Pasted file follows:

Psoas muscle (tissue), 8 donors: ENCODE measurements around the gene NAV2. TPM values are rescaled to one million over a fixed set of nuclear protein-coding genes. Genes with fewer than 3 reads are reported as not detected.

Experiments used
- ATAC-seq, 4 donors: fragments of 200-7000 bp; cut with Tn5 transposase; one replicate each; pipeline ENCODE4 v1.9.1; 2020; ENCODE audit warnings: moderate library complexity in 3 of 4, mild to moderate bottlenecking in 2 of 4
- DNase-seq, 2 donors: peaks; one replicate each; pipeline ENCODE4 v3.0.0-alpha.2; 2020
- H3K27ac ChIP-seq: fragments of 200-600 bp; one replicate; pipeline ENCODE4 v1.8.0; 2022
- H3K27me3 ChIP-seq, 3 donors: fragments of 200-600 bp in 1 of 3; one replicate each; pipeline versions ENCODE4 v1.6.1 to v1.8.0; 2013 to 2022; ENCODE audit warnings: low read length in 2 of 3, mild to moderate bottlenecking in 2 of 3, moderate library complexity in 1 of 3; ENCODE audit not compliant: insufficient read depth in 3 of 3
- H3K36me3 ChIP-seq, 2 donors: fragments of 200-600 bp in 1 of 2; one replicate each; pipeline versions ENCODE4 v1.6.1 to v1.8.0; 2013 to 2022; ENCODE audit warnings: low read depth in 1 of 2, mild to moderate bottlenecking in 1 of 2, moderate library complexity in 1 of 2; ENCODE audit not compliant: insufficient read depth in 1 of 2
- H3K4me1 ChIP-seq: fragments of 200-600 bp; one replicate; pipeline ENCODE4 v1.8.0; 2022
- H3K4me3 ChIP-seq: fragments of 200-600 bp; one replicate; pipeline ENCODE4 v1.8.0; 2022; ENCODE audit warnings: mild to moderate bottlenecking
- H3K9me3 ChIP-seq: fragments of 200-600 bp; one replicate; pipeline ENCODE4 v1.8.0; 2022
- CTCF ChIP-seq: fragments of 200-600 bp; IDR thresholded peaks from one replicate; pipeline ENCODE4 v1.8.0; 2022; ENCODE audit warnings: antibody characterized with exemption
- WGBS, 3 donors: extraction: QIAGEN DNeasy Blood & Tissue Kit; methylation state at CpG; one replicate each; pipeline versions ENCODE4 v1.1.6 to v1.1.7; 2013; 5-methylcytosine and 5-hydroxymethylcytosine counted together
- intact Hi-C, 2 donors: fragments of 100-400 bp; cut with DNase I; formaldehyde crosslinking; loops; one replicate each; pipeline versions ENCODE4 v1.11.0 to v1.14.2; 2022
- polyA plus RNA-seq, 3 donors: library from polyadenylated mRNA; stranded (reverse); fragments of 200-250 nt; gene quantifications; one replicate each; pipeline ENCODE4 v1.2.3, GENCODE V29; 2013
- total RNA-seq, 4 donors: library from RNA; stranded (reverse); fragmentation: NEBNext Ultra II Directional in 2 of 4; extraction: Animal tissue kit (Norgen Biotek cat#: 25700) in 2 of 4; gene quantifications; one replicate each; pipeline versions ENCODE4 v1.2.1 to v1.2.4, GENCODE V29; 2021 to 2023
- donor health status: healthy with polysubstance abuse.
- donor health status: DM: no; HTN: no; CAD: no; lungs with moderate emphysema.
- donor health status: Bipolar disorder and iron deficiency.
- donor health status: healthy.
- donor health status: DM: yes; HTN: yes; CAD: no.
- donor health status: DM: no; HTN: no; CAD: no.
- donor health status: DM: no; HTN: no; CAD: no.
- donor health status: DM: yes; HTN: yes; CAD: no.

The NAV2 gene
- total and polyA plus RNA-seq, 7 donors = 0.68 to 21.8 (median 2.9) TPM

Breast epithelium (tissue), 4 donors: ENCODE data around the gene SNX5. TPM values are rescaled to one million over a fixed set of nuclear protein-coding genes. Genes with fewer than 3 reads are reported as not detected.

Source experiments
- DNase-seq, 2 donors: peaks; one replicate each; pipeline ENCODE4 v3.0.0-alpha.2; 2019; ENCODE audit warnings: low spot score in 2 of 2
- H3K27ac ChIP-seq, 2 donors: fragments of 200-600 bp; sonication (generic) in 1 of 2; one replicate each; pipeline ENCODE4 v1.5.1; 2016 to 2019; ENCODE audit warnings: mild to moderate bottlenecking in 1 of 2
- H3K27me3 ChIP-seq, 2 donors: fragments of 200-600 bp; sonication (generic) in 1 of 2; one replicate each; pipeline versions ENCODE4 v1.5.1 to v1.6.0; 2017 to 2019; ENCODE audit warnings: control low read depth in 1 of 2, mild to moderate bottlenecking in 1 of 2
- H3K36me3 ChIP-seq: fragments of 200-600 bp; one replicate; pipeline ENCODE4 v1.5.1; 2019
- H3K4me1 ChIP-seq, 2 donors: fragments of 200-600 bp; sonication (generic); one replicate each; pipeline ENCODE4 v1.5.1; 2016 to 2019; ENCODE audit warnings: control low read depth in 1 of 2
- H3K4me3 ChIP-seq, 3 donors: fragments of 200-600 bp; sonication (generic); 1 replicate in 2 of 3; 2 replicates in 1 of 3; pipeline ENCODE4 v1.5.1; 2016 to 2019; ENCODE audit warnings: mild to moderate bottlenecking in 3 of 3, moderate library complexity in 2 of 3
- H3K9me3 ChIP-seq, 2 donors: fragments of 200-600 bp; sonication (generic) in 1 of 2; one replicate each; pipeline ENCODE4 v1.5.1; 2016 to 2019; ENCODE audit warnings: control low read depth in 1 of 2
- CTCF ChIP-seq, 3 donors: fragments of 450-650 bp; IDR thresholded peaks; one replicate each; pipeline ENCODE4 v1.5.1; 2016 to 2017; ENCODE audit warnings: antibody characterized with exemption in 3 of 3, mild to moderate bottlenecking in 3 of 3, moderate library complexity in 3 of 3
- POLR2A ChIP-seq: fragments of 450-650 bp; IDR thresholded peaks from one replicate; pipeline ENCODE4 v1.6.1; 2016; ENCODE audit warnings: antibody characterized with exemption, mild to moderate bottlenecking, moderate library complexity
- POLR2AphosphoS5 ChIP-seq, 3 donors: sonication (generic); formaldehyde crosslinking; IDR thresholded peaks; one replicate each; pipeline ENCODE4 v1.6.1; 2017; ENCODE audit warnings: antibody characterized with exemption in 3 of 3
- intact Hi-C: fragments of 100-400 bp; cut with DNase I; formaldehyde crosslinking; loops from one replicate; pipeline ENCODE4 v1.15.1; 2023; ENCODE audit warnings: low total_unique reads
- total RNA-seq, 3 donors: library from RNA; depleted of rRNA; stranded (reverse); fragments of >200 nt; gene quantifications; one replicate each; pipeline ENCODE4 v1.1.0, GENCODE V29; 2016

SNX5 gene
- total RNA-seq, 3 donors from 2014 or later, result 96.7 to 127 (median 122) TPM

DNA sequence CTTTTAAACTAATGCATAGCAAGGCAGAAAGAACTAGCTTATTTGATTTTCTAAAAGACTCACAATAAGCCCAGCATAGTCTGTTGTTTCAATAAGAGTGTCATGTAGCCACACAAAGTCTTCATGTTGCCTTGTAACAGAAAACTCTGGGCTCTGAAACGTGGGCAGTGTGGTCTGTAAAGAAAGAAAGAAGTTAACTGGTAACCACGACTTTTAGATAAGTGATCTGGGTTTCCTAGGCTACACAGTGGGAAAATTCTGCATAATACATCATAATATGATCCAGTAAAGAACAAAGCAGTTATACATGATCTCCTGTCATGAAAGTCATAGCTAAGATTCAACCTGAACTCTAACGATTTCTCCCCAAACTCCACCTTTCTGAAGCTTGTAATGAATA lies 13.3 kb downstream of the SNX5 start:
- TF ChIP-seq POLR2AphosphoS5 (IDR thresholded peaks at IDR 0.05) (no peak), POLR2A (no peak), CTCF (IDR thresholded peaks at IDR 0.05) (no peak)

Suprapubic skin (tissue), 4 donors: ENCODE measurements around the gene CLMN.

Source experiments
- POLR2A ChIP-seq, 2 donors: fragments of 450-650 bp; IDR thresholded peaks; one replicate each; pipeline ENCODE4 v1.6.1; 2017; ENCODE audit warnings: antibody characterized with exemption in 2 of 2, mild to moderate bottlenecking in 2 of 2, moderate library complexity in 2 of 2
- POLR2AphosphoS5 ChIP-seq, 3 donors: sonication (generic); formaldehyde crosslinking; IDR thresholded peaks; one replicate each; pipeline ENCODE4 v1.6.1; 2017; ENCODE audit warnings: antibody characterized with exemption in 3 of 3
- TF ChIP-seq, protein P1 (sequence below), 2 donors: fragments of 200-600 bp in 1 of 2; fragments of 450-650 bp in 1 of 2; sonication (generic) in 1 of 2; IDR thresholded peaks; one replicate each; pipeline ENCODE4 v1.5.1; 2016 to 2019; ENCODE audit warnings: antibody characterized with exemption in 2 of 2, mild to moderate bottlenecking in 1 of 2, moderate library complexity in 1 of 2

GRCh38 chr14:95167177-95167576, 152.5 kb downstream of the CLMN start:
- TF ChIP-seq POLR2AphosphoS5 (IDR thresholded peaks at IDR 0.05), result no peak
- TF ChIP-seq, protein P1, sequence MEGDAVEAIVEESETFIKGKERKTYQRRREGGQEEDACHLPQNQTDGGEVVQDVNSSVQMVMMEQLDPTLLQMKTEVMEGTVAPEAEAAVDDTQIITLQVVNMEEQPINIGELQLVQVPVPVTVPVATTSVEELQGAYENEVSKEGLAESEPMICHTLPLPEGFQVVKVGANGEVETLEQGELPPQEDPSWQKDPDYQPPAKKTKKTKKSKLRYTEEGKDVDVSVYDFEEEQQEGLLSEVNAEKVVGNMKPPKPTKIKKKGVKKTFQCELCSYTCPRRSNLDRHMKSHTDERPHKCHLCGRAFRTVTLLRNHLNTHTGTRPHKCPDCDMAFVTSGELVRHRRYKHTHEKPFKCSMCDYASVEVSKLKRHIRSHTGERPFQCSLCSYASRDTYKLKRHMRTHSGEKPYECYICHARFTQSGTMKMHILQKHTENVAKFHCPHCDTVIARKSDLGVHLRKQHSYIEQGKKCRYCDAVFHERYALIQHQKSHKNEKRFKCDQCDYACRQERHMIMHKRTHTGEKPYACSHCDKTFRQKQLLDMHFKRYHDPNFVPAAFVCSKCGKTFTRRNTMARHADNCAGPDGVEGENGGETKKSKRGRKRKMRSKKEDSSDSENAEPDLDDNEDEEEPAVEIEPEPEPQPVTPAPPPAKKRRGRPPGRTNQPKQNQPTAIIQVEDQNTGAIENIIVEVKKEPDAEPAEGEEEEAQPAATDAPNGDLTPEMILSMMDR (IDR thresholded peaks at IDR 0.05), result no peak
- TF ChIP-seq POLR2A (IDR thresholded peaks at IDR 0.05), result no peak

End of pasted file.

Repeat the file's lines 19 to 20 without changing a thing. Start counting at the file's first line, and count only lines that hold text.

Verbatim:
- donor health status: healthy.
- donor health status: DM: yes; HTN: yes; CAD: no.